Although emphasis has been placed on education, schools remain poorly equipped. The university at Abidjan was established in 1964.
Unlike other newly independent nations, Côte d'Ivoire concentrated on developing agriculture and the infrastructure and encouraged foreign investment. One of France's least-developed colonies, the country came to have one of Africa's wealthiest and most diversified economies and one of the continent's highest rates of economic growth. Growth slowed in the 1980s, and per-capita income declined 25 percent between 1987 and 1993, when cuts in French aid and a 50-percent devaluation in the currency, the C.F.A. franc, dealt further blows to the economy.
Côte d'Ivoire is one of the world's largest producers of cacao and coffee, but a drop in world prices for these commodities that began in 1987 led to a steep decline in export earnings, while the price of imports continued to rise. A variety of other export crops—sugarcane, pineapples, oil palms, rubber, cotton, and bananas—are of growing economic importance. Serious depletion of the country's forests has led to a decline in timber exports and encouraged reforestation efforts. Light manufacturing industries process the raw materials of the country.
Côte d'Ivoire retains close ties to France, which is its leading trade partner. Heavy borrowing (principally from France) for development projects has created a large foreign debt. In an effort to improve the economy, the government has introduced a variety of economic austerity measures.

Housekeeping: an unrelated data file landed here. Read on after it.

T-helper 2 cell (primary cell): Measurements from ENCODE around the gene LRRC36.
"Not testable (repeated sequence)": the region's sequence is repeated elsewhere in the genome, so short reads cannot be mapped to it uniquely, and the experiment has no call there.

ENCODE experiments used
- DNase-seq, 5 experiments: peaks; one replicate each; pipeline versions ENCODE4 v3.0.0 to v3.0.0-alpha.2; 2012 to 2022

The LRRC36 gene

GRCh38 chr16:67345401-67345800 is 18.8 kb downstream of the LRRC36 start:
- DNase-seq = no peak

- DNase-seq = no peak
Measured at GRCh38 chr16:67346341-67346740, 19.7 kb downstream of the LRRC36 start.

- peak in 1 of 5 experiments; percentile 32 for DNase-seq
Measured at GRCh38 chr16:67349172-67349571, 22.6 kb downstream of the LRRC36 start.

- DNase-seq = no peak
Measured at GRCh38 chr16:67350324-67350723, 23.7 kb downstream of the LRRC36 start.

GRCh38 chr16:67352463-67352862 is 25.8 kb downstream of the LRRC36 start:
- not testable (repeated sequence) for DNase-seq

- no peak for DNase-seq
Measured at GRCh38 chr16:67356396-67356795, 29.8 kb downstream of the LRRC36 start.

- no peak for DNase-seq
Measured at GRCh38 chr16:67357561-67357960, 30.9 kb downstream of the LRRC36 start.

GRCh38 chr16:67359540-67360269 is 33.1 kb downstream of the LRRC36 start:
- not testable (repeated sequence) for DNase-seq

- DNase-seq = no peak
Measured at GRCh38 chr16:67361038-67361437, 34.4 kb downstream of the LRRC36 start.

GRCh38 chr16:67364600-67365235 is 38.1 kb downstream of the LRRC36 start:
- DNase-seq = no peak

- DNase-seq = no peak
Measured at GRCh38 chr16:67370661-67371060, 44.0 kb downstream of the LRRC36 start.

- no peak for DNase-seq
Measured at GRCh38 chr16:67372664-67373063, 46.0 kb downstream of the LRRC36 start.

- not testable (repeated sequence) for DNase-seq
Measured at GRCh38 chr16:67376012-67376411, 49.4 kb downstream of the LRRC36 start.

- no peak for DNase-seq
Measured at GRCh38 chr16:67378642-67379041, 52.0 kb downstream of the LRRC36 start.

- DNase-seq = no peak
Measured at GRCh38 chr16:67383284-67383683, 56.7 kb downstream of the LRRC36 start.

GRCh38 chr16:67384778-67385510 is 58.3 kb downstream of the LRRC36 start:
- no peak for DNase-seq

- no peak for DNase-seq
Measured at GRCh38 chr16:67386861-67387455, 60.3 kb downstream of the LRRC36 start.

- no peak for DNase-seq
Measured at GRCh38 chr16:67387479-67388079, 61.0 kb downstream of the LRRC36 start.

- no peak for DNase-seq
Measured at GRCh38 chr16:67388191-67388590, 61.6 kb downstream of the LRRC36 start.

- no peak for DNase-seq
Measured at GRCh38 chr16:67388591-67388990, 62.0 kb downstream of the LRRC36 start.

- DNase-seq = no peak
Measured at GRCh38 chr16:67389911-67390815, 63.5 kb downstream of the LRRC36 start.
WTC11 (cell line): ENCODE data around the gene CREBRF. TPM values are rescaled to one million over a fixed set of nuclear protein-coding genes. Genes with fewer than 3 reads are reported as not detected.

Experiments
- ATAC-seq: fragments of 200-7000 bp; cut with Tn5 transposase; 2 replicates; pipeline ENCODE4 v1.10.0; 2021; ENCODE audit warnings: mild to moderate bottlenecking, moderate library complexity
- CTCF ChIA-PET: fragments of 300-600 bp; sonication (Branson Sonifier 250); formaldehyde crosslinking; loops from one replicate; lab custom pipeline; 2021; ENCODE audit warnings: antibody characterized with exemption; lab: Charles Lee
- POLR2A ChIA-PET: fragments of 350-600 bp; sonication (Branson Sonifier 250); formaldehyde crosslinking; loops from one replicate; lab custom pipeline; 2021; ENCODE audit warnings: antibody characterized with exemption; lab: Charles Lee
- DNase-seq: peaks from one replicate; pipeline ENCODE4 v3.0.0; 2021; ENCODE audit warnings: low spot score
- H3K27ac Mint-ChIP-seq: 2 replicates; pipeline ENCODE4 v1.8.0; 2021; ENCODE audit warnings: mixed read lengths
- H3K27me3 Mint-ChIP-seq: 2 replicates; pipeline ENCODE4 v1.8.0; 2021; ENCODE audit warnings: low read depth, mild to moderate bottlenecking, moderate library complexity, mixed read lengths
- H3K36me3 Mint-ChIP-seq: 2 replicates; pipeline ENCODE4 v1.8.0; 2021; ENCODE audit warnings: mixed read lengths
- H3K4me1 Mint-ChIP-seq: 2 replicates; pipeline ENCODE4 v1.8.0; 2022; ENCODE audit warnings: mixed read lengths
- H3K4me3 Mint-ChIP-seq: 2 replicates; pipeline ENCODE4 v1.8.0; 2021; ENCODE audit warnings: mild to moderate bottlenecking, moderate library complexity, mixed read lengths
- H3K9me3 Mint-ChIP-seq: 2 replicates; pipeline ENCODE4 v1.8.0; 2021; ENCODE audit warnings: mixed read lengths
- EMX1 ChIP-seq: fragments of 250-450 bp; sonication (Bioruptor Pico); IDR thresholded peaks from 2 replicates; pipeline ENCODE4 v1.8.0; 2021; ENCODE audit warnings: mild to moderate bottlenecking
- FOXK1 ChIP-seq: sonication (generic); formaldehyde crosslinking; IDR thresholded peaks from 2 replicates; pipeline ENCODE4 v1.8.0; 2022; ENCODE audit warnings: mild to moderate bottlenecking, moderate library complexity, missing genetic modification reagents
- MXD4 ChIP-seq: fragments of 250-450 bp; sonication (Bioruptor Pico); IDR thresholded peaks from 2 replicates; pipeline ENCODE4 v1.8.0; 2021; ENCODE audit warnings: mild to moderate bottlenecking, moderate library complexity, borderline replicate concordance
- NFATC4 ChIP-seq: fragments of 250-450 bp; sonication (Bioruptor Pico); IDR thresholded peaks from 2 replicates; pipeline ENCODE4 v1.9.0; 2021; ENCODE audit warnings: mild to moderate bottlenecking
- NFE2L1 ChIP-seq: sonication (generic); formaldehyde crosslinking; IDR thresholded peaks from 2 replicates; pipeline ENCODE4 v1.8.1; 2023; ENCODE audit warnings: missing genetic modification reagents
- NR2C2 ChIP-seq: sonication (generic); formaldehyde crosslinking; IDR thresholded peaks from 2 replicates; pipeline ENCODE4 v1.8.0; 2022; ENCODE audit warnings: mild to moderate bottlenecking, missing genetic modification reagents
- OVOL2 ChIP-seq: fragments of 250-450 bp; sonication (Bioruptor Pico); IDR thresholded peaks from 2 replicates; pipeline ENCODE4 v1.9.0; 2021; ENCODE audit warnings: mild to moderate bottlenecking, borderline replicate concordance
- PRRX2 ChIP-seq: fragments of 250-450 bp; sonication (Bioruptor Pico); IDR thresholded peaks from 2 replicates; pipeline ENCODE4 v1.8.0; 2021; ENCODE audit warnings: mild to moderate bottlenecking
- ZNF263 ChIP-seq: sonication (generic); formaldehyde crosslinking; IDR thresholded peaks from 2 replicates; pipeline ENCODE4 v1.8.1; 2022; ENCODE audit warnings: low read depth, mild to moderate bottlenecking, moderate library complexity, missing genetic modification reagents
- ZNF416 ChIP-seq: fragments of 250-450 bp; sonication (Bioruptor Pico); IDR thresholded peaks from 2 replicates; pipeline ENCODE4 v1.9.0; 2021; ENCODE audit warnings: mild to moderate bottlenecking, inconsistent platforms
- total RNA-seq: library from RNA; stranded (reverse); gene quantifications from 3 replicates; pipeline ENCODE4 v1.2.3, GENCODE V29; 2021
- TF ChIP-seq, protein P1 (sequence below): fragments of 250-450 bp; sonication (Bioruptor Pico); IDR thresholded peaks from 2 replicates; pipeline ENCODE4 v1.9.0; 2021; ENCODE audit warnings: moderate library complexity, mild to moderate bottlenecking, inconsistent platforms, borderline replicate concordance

HISTORY AND GOVERNMENT
Little is known of Côte d'Ivoire's history before European involvement in the ivory and slave trades. French missionary contact in Côte d'Ivoire began as early as 1637, but an official French protectorate was not established until 1843-45, when treaties were concluded with local chiefs. Côte d'Ivoire became a French colony in 1893 and was a constituent of French West Africa from 1904 to 1958. It was made an overseas territory in 1946, and its inhabitants were given French citizenship. Côte d'Ivoire was proclaimed a republic within the French Community in December 1958; in 1960 it became independent.
Côte d'Ivoire is a republic, with a president elected for a 5-year term, an appointed cabinet, and a unicameral national assembly whose members are popularly elected for 5-year terms. Although voters were offered a choice of legislative candidates within the ruling party from 1980 on, the country was a de facto one-party state from 1960 until 1990, when unprecedented popular protests led the government to legalize multiple political parties. Despite calls for his resignation, Houphouet-Boigny was elected to a seventh term and his party retained its legislative majority in multiparty elections held later that year. Before Houphouet-Boigny died on Dec. 7, 1993, he had been Africa's longest-serving head of state. He was succeeded as president by Henri Konan Bedie, who was reelected in 1995 under rules that eliminated his chief rivals. The new administration's most pressing concern was to reverse the nation's economic decline.